UPskilling and upscaling Brazilian weather Radar for the study of Aerial INsects

Lead Research Organisation: University of Leeds
Department Name: Sch of Biology


Changes in the natural environment are creating large shifts in the animals and plants on which we rely. However, conventional approaches to the monitoring of biodiversity have only provided limited insights into the rate of change and the drivers of that change. Primarily, our current ways of learning about the natural world are held back by an inability to survey regularly, an inability to quantify the number (abundance) or amount (biomass) of organisms, and an inability to survey simultaneously across large areas with consistent methods. The result is that, at a time when we recognise intuitively that there are serious environmental problems, scientists are still struggling even to demonstrate conclusively that those problems exist.

Our radar-based biodiversity monitoring approach represents a potential solution to this need for a biological monitoring yardstick. Radar networks have been in place for weather monitoring and forecasting for decades around the world and give high-resolution information about objects (usually rain and snow) in the atmosphere. However, we have demonstrated that weather radars also give useful information about how many animals are present in the air and our project team is applying our novel techniques in this project focused on Brazilian research priorities.

Our project has three main research aims, each of which constitutes a novel attempt at answering an old question within the Brazilian environment. First, we will apply our methods to track key crop pests as they move in and out of agricultural landscapes. We have at our disposal to complementary radar technologies - the first the weather radar networks on which our work has been focused and the second a novel radar device created by a Brazilian company that allows local scanning (within a field). The second research aim is to test whether patterns of pesticide application influence our detection of insects. Brazil has experienced a substantial increase in the diversity and abundance of chemical pesticides in the past decade, with largely unknown consequences for biodiversity. Finally, we will use an older form of weather radar that is scanning across the Amazon region of Brazil to explore whether it is possible to extract meaningful biological information about the state of rainforest insect populations. The rainforest analysis is high risk as it may not yield meaningful data due to the age of the radars. However, if there is useful information in the data then our methods could unlock a vast dataset of records of Amazonian biodiversity.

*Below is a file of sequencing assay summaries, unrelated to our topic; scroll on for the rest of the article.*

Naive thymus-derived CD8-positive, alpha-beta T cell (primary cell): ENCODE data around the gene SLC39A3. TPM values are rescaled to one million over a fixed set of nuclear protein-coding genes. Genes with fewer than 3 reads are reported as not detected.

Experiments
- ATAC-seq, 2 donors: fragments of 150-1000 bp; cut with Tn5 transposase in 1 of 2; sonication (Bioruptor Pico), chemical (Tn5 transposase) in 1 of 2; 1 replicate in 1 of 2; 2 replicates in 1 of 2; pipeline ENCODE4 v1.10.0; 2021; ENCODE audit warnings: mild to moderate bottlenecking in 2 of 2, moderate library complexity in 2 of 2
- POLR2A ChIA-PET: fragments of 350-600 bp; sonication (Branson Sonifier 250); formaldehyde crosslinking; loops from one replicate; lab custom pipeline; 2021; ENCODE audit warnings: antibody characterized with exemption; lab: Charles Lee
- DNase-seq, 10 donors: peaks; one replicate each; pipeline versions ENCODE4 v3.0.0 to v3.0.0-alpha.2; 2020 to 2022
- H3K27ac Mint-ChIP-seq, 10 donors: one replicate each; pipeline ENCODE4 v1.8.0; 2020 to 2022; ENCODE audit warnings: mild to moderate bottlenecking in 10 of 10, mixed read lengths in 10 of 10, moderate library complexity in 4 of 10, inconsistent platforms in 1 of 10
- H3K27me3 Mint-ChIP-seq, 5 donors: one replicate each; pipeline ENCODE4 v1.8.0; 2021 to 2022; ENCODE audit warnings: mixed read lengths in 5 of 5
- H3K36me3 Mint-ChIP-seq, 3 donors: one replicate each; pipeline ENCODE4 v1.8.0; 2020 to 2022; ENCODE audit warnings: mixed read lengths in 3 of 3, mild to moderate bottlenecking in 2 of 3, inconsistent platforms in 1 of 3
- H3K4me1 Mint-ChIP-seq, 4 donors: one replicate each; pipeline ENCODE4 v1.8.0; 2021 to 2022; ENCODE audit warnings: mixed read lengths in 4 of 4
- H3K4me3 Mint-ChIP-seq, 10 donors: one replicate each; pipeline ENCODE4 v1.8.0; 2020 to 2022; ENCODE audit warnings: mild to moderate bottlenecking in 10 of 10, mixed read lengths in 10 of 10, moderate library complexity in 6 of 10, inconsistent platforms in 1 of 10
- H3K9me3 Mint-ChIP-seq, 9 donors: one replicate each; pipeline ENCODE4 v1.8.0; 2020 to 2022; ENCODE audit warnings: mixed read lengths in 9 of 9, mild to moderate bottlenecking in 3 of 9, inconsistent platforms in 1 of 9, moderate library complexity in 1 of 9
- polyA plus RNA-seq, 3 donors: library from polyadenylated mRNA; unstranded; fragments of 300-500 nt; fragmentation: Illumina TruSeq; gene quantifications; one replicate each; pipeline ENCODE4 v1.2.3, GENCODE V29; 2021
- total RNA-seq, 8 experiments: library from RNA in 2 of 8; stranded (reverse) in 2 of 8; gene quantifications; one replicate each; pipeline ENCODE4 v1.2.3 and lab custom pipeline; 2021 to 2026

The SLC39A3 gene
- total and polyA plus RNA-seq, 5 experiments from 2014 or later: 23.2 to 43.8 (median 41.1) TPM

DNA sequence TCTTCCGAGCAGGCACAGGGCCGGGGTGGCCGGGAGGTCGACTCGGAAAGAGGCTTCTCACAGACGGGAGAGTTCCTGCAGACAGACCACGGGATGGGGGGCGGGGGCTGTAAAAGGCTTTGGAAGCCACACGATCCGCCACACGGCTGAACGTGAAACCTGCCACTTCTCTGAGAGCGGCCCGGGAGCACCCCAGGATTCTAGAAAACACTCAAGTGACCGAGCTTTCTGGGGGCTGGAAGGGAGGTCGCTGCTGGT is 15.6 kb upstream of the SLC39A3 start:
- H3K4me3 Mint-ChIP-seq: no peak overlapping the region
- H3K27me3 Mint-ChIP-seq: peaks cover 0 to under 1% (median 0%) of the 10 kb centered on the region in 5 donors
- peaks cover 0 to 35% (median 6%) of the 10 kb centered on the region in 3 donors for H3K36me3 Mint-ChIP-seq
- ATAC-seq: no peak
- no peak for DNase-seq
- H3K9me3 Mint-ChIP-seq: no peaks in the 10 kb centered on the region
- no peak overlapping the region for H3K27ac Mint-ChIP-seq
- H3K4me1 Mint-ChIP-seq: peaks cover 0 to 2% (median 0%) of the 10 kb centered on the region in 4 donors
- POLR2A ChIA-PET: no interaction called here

The final part of the project focuses on the broader collaboration between the Brazilian and UK parts of our team. The initial contact between the groups was brought about because of a need to exchange ideas and expertise in radar aeroecology. To help meet this need and to establish a way of working between the two communities of researchers, we will create an online training course that will teach the basics of radar science to the ecologists and ecology to the radar scientists such that the field of radar aeroecology is more accessible as it develops.

The key project outputs will be a collaborative paper exploring the application of radar biomonitoring to the Brazilian environment, the training course on aeroecological methods, and one or more papers describing the preliminary radar analysis of the agricultural pest, pesticide, and rainforest analysis that we will undertake. We have plans to build our network to deliver radar-based monitoring to other countries and this new collaboration will be an important cornerstone of that wider goal.


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